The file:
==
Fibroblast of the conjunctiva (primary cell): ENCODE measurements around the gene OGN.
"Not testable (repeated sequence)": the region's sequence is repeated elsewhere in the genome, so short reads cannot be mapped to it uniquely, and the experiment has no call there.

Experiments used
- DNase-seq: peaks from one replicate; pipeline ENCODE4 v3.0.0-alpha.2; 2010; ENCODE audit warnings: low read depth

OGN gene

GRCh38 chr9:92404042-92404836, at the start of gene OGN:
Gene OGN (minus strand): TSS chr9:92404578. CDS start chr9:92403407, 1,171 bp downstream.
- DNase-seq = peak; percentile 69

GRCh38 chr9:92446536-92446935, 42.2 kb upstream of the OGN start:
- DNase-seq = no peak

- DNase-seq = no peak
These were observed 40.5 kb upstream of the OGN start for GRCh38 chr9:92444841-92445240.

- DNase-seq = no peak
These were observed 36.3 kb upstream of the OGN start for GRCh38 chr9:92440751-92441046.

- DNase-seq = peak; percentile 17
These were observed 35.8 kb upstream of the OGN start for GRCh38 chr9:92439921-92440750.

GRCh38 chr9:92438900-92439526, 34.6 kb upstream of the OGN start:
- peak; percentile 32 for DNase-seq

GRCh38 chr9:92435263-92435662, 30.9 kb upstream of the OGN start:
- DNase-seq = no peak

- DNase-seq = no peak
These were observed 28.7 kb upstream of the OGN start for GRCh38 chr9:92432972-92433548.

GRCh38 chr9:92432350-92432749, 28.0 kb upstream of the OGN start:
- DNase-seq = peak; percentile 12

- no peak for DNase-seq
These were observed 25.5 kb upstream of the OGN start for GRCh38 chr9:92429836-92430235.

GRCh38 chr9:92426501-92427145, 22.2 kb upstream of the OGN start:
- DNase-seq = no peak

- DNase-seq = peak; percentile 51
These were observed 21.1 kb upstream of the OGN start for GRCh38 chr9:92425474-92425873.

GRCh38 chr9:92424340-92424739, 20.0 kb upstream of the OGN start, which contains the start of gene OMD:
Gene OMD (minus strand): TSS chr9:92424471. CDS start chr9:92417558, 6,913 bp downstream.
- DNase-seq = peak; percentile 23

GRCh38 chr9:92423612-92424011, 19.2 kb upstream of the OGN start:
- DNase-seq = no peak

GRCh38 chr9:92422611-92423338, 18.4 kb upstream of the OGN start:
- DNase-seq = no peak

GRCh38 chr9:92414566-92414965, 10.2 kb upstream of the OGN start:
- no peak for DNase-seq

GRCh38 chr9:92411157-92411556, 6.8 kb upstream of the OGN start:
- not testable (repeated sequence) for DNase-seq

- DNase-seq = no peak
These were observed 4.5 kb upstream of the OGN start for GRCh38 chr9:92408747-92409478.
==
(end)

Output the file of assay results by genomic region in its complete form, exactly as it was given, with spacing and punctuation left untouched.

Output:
Fibroblast of the conjunctiva (primary cell): ENCODE measurements around the gene OGN.
"Not testable (repeated sequence)": the region's sequence is repeated elsewhere in the genome, so short reads cannot be mapped to it uniquely, and the experiment has no call there.

Experiments used
- DNase-seq: peaks from one replicate; pipeline ENCODE4 v3.0.0-alpha.2; 2010; ENCODE audit warnings: low read depth

OGN gene

GRCh38 chr9:92404042-92404836, at the start of gene OGN:
Gene OGN (minus strand): TSS chr9:92404578. CDS start chr9:92403407, 1,171 bp downstream.
- DNase-seq = peak; percentile 69

GRCh38 chr9:92446536-92446935, 42.2 kb upstream of the OGN start:
- DNase-seq = no peak

- DNase-seq = no peak
These were observed 40.5 kb upstream of the OGN start for GRCh38 chr9:92444841-92445240.

- DNase-seq = no peak
These were observed 36.3 kb upstream of the OGN start for GRCh38 chr9:92440751-92441046.

- DNase-seq = peak; percentile 17
These were observed 35.8 kb upstream of the OGN start for GRCh38 chr9:92439921-92440750.

GRCh38 chr9:92438900-92439526, 34.6 kb upstream of the OGN start:
- peak; percentile 32 for DNase-seq

GRCh38 chr9:92435263-92435662, 30.9 kb upstream of the OGN start:
- DNase-seq = no peak

- DNase-seq = no peak
These were observed 28.7 kb upstream of the OGN start for GRCh38 chr9:92432972-92433548.

GRCh38 chr9:92432350-92432749, 28.0 kb upstream of the OGN start:
- DNase-seq = peak; percentile 12

- no peak for DNase-seq
These were observed 25.5 kb upstream of the OGN start for GRCh38 chr9:92429836-92430235.

GRCh38 chr9:92426501-92427145, 22.2 kb upstream of the OGN start:
- DNase-seq = no peak

- DNase-seq = peak; percentile 51
These were observed 21.1 kb upstream of the OGN start for GRCh38 chr9:92425474-92425873.

GRCh38 chr9:92424340-92424739, 20.0 kb upstream of the OGN start, which contains the start of gene OMD:
Gene OMD (minus strand): TSS chr9:92424471. CDS start chr9:92417558, 6,913 bp downstream.
- DNase-seq = peak; percentile 23

GRCh38 chr9:92423612-92424011, 19.2 kb upstream of the OGN start:
- DNase-seq = no peak

GRCh38 chr9:92422611-92423338, 18.4 kb upstream of the OGN start:
- DNase-seq = no peak

GRCh38 chr9:92414566-92414965, 10.2 kb upstream of the OGN start:
- no peak for DNase-seq

GRCh38 chr9:92411157-92411556, 6.8 kb upstream of the OGN start:
- not testable (repeated sequence) for DNase-seq

- DNase-seq = no peak
These were observed 4.5 kb upstream of the OGN start for GRCh38 chr9:92408747-92409478.